Bialetti Cookware

jae_tn2July 23, 2012

I saw this mentioned on TV this morning and looked it up. They have a website as well as in Bed, Bath, and Beyond. Has anyone had any experience with them? They have great reviews but wondered if anyone here has experience with them.

Here is a link that might be useful: Bialetti

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lindac

Cute but cheap......maybe for a college girl's student apartment....but not for serious cooks.

    Bookmark   July 23, 2012 at 6:27PM
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jae_tn2

Did you watch the video? I guess I was impressed that it was non-stick. I appreciate your opinion.

    Bookmark   July 23, 2012 at 7:07PM
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lindac

A little butter or oil and any pan is non stick.

    Bookmark   July 23, 2012 at 9:55PM
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foodonastump

I've been a somewhat interested in new technology non-stick being as my new Calphalon doesn't hold up nearly as well as my old Calphalon, and I've not been impressed with the durability of the cheap skillets I've bought at my local restaurant supply.

I never heard of the Bialetti pans before this, but the immediate thing that stood out was the the Aeturnum line is not oven safe. That would be an immediate deal-breaker for me.

Here is a link that might be useful: eco friendly pans

    Bookmark   July 23, 2012 at 10:24PM
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olga_6b

Take a look at these reviews

Here is a link that might be useful: reviews

    Bookmark   July 23, 2012 at 10:32PM
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lindac

Look at the reviews.....then read them....
Cheap pans not for serious cooks.

    Bookmark   July 23, 2012 at 10:49PM
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jae_tn2

Thank you olga. I appreciate constructive and factual remarks to my query. These reviews differ greatly from those on the BBB site and, of course, the Bialetti site. FOAS, thank you for the link that gives good information about the new technology used to make the surface non-stick. I will not be buying them due to reading both of your informative replies.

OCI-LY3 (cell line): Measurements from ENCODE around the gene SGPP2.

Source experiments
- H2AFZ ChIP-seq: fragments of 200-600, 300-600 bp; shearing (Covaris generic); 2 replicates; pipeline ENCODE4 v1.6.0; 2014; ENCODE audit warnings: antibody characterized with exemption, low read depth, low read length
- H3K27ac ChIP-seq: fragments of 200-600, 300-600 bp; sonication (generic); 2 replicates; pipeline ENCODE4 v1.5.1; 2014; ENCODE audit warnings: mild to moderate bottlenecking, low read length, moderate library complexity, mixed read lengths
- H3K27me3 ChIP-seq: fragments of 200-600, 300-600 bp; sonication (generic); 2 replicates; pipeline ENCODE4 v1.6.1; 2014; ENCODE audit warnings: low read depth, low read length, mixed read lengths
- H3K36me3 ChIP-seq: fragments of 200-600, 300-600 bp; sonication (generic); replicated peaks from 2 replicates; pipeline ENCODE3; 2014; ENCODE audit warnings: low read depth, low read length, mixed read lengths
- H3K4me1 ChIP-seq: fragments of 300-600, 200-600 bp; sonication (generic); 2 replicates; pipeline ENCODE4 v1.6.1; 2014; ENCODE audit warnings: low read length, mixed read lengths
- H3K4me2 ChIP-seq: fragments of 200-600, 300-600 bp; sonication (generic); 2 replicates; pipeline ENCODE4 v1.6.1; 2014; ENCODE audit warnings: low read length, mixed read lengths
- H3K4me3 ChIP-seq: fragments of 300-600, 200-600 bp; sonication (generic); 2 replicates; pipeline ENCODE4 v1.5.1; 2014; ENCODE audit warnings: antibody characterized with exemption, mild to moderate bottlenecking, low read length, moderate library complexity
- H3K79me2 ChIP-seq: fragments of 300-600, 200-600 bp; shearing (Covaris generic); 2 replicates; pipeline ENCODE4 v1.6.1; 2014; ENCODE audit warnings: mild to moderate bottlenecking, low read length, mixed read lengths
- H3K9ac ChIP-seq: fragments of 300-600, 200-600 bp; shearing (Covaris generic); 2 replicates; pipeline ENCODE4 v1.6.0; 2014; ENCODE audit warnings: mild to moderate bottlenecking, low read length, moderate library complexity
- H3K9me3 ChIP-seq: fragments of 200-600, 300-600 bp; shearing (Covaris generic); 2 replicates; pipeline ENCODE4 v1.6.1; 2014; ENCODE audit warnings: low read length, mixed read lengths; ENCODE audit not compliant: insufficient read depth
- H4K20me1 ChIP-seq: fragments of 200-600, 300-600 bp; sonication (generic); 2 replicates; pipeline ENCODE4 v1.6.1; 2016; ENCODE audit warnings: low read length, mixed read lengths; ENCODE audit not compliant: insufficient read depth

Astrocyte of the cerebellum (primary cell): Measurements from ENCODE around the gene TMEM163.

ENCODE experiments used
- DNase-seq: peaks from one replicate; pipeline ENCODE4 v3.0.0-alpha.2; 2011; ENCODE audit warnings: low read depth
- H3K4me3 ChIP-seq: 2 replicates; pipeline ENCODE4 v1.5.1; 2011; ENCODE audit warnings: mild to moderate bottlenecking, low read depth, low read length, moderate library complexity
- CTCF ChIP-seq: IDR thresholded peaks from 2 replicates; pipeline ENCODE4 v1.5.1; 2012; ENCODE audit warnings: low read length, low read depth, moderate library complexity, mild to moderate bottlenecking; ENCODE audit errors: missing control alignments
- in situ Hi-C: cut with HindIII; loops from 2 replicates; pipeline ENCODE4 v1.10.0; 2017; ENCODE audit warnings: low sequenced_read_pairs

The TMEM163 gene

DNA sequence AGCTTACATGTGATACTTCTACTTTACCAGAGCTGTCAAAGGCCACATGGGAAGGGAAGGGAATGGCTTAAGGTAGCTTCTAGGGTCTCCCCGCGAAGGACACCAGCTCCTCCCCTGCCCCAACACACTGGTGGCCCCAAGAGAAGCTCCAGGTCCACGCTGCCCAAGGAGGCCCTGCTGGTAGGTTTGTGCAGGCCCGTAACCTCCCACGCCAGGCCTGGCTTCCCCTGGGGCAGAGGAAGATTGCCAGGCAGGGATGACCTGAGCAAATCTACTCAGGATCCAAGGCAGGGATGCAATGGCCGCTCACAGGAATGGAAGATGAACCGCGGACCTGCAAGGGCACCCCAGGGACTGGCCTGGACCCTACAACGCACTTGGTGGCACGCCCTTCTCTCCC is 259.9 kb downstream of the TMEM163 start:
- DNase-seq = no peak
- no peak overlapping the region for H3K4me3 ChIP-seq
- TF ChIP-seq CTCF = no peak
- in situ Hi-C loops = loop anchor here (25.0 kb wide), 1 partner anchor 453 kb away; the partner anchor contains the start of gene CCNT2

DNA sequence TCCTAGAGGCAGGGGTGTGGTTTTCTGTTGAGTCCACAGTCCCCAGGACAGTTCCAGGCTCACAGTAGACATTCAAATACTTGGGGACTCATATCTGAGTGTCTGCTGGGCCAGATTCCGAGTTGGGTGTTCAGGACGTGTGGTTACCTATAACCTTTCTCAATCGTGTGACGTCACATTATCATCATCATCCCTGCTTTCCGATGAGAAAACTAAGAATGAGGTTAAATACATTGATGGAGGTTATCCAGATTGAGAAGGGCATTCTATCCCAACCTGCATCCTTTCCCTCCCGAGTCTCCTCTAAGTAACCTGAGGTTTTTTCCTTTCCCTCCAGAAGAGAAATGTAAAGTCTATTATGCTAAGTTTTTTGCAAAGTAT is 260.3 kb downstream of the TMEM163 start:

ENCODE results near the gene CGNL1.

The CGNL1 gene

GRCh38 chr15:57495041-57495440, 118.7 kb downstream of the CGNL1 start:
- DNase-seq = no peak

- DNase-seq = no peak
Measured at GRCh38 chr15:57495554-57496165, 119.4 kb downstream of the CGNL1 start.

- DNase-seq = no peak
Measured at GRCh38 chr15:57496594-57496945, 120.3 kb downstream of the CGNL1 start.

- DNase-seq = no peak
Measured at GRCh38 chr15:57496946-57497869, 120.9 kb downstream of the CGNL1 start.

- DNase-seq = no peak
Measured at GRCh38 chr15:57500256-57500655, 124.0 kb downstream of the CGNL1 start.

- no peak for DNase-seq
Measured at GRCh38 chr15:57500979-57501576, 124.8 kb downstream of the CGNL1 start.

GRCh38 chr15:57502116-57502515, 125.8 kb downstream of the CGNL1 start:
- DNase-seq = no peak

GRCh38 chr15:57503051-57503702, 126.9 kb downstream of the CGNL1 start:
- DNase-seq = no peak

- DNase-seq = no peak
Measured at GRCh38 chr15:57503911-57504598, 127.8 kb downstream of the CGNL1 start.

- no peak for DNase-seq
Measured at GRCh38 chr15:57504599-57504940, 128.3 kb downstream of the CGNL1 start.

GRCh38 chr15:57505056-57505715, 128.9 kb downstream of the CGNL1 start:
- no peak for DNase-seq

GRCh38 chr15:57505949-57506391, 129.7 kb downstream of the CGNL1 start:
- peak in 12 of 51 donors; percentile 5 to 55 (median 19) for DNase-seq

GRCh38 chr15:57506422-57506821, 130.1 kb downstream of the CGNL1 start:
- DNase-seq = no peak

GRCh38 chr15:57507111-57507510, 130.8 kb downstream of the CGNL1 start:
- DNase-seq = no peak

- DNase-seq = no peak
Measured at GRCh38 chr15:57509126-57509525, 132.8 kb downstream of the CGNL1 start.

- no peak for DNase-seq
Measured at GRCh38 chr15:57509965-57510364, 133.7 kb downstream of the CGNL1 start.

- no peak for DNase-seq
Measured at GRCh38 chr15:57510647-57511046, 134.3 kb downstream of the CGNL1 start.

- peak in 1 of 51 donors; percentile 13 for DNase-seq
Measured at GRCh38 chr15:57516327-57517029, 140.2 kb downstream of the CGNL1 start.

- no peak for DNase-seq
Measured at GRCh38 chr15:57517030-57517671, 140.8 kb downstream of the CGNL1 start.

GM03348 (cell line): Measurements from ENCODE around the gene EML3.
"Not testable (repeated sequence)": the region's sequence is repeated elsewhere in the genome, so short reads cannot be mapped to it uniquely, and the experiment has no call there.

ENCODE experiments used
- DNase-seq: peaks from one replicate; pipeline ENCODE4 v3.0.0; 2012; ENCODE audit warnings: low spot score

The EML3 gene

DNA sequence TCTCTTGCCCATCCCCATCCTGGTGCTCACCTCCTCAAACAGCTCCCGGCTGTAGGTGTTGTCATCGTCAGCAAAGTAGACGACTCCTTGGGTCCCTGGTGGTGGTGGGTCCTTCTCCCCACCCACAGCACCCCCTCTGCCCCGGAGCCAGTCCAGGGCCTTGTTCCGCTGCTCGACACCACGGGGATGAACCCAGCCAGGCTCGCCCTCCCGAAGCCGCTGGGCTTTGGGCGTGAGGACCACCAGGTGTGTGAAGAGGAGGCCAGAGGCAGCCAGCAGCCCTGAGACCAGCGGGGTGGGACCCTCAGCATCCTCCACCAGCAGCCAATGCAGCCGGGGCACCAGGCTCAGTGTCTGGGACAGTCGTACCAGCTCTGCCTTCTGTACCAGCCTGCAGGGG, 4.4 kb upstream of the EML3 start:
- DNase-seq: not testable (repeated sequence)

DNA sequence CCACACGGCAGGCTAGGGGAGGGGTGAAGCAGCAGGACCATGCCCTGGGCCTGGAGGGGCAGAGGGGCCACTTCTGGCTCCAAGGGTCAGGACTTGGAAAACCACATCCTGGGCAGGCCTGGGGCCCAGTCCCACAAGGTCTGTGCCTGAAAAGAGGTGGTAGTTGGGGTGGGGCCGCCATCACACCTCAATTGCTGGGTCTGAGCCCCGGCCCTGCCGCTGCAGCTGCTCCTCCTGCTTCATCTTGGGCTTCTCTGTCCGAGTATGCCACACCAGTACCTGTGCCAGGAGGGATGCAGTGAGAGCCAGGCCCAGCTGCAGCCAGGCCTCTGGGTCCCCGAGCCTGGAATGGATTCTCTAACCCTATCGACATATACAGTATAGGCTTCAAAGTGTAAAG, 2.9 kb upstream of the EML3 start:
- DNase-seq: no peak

Bookmark   July 24, 2012 at 12:05PM
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arley_gw

You can season a carbon steel pan or a cast iron pan to make it nearly as non stick as teflon, and they're practically indestructable (unless you soak them or put them in the dishwasher).

I have a lot of well seasoned cast iron, but I just recently acquired some carbon steel pans from deBuyer and one carbon steel pan from Paderno. They all have enough mass to sear a steak really well, and cleanup is a snap once they're seasoned. And if you do happen to screw up the seasoned surface (say, a neat freak guest takes an SOS pad to them) they can be reseasoned; and you can safely heat them higher than you can a Teflon pan.

If I were starting out today, I think I'd skip the heavy cast iron and go with carbon steel. Not terribly expensive, it's versatile and probably will outlast you.

Here is a link that might be useful: Paderno carbon steel

    Bookmark   July 24, 2012 at 1:15PM
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johnliu_gw

Bialetti make great stovetop espresso makers, though. We've used them for years.

    Bookmark   July 24, 2012 at 10:47PM
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foodonastump

John that connection caught my eye, too.

Unfortunately I have yet to see any "ceramic non-stick" stand the test of time. The green pans all get mixed reviews with many comments about them scratching up and wearing off easily. Williams Sonoma sold a product for a short period of time. I was interested but could never find one that wasn't scratched up right off the shelf. I kept looking for a while and then they were gone altogether. Wonder why. I saw some demo'd at a Le Creuset outlet a while back. Seemed interesting, but now seem discontinued.

    Bookmark   July 25, 2012 at 12:10AM
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lbpod

Arley, I wish I had seen your posting a couple of months
ago. I purchased a Lodge cast iron fry pan. It works
'okay', but I now agree with your way of thinking.
Time for me to go 'carbon steel' shopping.

    Bookmark   July 25, 2012 at 2:06PM
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jae_tn2

Thanks Arley! That one is priced the same and it's great to know when something really works.

    Bookmark   July 25, 2012 at 4:30PM
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